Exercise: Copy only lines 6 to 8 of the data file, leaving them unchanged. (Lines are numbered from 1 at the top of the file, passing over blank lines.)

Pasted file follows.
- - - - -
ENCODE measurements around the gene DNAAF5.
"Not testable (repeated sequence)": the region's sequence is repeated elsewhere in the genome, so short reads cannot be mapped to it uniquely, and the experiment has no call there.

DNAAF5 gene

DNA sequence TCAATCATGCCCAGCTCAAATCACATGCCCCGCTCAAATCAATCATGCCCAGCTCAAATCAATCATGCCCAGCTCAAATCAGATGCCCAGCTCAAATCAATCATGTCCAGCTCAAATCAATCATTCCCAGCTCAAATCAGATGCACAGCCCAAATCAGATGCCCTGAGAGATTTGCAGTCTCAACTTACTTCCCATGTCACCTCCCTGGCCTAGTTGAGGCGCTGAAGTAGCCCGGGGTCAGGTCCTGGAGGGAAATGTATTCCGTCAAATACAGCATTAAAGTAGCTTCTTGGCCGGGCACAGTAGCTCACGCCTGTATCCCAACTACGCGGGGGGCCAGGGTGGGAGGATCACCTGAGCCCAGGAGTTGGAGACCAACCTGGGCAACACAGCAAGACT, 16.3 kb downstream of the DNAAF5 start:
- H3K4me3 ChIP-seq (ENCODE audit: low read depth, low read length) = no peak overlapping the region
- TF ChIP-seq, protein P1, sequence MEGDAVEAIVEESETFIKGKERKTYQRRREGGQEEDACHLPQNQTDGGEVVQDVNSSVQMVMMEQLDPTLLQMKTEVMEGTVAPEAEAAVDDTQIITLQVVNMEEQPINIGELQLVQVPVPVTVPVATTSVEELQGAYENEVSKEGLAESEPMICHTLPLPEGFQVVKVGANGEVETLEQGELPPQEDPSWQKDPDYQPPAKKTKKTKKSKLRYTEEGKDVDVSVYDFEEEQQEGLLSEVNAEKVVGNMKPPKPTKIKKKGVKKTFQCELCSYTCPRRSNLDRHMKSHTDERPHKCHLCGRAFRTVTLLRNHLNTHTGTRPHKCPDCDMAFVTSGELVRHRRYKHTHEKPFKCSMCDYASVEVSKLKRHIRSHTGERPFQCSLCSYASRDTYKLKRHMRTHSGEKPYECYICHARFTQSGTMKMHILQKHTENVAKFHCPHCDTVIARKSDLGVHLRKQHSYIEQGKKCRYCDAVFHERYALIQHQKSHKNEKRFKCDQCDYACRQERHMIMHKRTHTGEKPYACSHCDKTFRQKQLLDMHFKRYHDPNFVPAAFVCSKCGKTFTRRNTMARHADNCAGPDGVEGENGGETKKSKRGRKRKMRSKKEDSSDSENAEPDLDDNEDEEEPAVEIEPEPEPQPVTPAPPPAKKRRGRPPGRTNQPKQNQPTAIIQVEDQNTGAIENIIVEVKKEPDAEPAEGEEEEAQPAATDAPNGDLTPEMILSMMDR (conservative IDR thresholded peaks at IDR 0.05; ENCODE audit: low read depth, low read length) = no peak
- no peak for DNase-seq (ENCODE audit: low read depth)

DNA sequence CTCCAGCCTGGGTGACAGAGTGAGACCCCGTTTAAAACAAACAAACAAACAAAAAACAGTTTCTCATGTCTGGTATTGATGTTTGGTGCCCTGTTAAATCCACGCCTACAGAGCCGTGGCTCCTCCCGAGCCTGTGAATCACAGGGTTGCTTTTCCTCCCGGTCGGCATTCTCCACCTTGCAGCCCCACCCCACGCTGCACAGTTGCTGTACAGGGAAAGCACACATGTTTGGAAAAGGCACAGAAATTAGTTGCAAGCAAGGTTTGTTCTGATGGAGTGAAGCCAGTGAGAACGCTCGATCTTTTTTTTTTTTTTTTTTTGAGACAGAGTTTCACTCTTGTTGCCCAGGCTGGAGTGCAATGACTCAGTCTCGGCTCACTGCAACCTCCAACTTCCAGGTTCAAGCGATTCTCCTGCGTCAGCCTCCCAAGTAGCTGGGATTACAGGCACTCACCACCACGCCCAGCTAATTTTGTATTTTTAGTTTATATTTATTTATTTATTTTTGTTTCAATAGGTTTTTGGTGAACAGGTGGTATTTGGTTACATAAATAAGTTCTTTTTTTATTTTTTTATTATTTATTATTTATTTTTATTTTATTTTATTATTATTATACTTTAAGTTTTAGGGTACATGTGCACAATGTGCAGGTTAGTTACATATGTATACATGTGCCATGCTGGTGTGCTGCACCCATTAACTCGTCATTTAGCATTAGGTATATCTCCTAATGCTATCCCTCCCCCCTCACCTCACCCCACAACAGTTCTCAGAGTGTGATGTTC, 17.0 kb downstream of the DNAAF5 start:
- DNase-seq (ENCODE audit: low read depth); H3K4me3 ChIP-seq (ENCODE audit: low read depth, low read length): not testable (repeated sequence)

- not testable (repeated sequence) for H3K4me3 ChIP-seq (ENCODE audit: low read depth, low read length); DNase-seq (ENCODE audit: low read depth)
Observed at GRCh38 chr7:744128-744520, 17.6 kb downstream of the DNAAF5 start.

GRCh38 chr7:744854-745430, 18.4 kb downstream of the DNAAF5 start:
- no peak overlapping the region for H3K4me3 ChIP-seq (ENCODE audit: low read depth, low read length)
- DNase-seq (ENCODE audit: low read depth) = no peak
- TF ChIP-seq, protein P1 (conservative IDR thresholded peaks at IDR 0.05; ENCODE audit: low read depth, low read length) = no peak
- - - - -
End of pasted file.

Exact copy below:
- TF ChIP-seq, protein P1, sequence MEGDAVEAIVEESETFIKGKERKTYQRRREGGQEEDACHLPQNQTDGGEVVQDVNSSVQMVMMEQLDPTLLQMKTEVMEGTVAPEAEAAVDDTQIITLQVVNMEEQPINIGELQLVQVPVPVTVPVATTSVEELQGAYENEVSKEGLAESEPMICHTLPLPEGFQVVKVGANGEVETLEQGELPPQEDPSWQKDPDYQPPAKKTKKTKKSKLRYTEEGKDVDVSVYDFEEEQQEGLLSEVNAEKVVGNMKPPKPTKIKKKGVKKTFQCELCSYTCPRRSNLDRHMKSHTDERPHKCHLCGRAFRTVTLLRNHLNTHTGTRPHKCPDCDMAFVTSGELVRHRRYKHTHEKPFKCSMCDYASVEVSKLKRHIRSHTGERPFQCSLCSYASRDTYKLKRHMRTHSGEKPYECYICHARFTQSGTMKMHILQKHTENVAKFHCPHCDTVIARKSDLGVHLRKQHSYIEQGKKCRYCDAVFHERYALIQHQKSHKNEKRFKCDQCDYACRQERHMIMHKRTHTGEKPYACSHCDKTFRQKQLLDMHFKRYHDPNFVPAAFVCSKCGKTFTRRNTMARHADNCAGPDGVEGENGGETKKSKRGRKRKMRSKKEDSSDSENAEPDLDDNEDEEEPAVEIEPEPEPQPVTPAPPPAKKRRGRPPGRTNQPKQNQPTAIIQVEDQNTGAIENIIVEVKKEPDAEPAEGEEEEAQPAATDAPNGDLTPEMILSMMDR (conservative IDR thresholded peaks at IDR 0.05; ENCODE audit: low read depth, low read length) = no peak
- no peak for DNase-seq (ENCODE audit: low read depth)

DNA sequence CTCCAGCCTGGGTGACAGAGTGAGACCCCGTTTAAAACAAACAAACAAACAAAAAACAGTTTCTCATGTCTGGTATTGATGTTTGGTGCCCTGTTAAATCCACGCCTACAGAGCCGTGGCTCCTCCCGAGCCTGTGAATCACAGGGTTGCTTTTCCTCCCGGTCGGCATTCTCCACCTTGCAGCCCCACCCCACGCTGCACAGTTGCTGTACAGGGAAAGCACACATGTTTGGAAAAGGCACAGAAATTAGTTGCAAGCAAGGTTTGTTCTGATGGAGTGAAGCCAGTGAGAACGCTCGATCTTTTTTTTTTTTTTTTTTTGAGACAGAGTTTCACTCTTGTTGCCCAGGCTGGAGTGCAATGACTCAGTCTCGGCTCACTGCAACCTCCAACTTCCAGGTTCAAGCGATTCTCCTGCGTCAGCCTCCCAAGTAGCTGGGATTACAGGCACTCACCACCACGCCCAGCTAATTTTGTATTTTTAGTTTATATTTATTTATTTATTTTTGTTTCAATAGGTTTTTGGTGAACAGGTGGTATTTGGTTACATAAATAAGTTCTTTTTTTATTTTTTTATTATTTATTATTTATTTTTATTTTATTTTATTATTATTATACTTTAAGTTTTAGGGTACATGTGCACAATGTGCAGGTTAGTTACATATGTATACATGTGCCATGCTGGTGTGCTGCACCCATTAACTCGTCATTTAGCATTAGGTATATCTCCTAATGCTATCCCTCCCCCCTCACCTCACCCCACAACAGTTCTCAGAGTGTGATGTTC, 17.0 kb downstream of the DNAAF5 start: